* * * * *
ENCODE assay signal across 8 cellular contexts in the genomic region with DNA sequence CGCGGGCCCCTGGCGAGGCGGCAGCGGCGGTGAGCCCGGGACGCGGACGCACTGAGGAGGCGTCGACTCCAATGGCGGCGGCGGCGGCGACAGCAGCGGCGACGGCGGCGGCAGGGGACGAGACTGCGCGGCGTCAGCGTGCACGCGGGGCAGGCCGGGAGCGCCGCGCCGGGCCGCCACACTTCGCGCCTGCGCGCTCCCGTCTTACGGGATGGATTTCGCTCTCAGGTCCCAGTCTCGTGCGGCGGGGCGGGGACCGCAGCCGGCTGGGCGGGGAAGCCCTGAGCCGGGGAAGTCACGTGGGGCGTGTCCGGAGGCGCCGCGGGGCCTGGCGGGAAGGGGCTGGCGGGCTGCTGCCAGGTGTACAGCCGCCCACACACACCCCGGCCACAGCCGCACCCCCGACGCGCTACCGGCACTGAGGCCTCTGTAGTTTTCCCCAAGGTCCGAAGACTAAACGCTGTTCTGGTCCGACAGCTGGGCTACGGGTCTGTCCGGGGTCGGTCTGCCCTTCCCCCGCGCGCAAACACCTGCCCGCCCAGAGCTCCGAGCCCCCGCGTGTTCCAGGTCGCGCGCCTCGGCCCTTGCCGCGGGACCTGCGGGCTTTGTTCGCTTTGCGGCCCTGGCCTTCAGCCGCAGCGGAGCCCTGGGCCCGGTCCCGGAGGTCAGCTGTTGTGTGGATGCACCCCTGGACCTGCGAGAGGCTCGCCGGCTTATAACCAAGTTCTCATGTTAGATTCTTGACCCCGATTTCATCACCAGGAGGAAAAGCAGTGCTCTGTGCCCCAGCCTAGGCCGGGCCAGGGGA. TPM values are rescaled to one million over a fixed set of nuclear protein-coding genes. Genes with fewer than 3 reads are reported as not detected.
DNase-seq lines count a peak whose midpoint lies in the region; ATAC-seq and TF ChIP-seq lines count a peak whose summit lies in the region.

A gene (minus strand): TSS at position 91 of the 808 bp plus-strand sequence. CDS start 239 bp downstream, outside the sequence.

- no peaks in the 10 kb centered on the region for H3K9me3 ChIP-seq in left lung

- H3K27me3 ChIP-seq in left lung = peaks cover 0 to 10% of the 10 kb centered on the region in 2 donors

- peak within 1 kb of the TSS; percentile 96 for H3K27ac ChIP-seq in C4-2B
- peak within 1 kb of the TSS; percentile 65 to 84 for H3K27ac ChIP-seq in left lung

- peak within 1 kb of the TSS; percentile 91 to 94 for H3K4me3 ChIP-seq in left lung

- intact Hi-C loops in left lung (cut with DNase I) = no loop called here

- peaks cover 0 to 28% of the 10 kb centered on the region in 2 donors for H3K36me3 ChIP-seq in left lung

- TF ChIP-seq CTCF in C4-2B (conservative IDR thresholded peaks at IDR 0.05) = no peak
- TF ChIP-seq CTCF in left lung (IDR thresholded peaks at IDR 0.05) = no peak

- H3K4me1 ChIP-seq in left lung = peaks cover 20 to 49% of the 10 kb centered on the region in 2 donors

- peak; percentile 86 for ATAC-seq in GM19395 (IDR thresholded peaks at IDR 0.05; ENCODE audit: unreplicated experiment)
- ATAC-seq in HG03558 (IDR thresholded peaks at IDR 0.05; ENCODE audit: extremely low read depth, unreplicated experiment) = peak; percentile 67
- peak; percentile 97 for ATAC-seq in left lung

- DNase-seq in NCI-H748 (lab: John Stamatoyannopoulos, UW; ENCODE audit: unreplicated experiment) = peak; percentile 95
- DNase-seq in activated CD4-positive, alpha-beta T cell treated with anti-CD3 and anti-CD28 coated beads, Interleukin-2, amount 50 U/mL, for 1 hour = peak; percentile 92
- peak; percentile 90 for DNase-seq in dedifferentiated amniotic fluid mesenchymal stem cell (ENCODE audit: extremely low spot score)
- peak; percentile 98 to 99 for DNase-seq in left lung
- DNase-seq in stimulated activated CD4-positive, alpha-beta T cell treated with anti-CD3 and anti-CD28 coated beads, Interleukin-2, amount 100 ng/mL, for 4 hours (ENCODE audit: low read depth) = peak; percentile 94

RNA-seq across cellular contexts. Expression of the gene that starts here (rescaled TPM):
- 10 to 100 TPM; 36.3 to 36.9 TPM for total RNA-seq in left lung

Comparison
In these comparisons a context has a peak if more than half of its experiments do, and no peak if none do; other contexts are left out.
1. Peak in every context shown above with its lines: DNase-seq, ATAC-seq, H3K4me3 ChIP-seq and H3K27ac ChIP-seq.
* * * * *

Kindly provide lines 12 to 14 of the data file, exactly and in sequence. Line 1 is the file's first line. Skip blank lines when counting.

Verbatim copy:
- TF ChIP-seq CTCF in left lung (IDR thresholded peaks at IDR 0.05) = no peak

- H3K4me1 ChIP-seq in left lung = peaks cover 20 to 49% of the 10 kb centered on the region in 2 donors

- peak; percentile 86 for ATAC-seq in GM19395 (IDR thresholded peaks at IDR 0.05; ENCODE audit: unreplicated experiment)